Does modafinil activate the locus coeruleus in man? Comparison of modafinil and clonidine on arousal and autonomic functions in human volunteers
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Modafinil is a wakefulness-promoting drug which is likely to activate some wakefulness-promoting and/or inhibit sleep-promoting neurones in the brain. The locus coeruleus (LC) is a wakefulness-promoting noradrenergic nucleus whose activity can be “switched off” by the α2-adrenoceptor agonist clonidine, leading to sedative and sympatholytic effects.
The aim of the study is to compare the effects of single doses of modafinil and clonidine on arousal and autonomic functions in human volunteers.
Sixteen healthy male volunteers participated in four experimental sessions (modafinil 200 mg; clonidine 0.2 mg; modafinil 200 mg + clonidine 0.2 mg; placebo) at weekly intervals, according to a balanced double-blind protocol. Arousal [pupillary “fatigue waves” (PFW), critical flicker fusion frequency, self-ratings of alertness] and autonomic functions (pupil diameter, pupillary light and darkness reflex responses, blood pressure, heart rate, salivation) were recorded. Data were analyzed with ANOVA, with multiple comparisons.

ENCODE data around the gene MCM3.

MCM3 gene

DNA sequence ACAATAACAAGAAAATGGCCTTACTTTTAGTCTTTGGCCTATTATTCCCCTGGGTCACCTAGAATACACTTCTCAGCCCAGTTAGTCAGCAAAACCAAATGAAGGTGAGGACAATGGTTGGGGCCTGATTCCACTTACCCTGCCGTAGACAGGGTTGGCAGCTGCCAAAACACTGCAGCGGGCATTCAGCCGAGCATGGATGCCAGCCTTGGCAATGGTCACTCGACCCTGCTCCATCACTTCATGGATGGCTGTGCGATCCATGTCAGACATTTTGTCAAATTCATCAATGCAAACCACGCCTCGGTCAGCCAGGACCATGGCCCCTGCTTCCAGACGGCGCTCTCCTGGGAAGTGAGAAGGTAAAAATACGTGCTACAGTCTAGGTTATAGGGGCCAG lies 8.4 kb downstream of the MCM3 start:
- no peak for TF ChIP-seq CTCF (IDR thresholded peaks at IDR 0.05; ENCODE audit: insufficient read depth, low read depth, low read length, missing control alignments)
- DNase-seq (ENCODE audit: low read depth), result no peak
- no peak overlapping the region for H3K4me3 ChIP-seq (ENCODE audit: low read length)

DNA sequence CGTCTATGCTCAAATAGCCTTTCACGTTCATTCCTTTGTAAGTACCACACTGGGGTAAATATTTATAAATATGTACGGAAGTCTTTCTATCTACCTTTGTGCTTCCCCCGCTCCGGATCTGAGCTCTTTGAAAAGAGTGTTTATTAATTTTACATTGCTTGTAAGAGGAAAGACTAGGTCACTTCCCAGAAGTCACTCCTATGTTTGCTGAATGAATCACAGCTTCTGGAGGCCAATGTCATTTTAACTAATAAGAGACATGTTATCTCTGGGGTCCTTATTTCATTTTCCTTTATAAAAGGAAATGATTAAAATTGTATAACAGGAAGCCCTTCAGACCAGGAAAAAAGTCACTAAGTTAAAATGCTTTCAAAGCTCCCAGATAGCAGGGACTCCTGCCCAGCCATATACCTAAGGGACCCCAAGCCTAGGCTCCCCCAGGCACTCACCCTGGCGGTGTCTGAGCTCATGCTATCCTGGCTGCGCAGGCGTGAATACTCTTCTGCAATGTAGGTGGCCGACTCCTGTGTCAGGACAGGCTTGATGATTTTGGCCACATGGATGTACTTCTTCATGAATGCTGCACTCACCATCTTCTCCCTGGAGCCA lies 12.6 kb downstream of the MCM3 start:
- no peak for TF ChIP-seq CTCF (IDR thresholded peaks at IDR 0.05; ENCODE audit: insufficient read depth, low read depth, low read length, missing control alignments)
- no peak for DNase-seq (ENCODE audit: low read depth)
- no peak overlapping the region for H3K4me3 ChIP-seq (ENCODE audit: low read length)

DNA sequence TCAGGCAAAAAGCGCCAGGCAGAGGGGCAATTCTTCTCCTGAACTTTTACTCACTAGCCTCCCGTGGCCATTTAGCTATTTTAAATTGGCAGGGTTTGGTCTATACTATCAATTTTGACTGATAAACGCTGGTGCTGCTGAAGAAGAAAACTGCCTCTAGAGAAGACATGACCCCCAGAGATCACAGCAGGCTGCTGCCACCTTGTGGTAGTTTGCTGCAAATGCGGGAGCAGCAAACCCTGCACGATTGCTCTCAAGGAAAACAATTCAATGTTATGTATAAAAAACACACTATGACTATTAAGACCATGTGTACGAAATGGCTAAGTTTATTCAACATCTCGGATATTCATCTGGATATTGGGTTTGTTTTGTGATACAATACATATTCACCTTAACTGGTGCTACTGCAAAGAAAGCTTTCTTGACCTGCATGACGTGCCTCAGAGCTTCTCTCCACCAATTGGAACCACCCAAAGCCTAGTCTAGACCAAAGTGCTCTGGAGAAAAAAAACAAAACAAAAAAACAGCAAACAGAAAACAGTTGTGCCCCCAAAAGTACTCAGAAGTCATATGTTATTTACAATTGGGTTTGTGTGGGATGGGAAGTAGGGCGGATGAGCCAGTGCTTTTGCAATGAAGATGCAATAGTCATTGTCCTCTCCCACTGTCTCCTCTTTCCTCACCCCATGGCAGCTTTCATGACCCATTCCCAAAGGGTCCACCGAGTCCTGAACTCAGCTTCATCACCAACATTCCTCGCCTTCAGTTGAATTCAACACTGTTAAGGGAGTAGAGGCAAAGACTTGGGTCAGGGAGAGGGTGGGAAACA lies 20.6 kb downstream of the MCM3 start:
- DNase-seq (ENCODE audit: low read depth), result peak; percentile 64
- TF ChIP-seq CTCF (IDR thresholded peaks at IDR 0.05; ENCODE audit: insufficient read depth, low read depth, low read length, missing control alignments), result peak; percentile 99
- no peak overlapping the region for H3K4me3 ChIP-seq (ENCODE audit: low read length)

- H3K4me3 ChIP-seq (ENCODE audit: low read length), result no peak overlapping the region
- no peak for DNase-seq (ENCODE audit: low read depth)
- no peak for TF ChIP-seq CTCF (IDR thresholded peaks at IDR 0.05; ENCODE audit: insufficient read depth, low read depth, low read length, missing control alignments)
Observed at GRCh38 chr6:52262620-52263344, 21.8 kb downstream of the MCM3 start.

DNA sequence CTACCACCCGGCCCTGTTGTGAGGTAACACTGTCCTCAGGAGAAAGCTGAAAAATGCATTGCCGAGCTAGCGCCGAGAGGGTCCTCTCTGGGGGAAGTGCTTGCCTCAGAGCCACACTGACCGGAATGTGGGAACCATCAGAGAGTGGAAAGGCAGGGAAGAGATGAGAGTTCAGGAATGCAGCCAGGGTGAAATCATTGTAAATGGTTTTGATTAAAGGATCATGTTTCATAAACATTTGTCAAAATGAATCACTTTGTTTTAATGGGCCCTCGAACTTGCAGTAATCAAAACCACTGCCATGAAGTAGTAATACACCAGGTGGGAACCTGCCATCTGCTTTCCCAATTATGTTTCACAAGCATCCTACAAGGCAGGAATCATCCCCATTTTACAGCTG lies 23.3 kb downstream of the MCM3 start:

Clonidine reduced subjective alertness, pupil diameter, the initial velocity and amplitude of the darkness reflex response, systolic and diastolic blood pressure and salivation, prolonged the recovery time of the light reflex response and increased PFW. Modafinil reduced PFW, increased pupil diameter and the initial velocity of the darkness reflex response and tended to reduce the effect of clonidine on pupil diameter and PFW. Modafinil had no effect on non-pupillary autonomic functions.
Clonidine exerted sympatholytic and sedative effects, whereas modafinil had sympathomimetic and some alerting effects. Modafinil may activate noradrenergic neurones in the LC involved in arousal and pupillary control, without affecting extracoerulear noradrenergic neurones involved in cardiovascular and salivary regulation.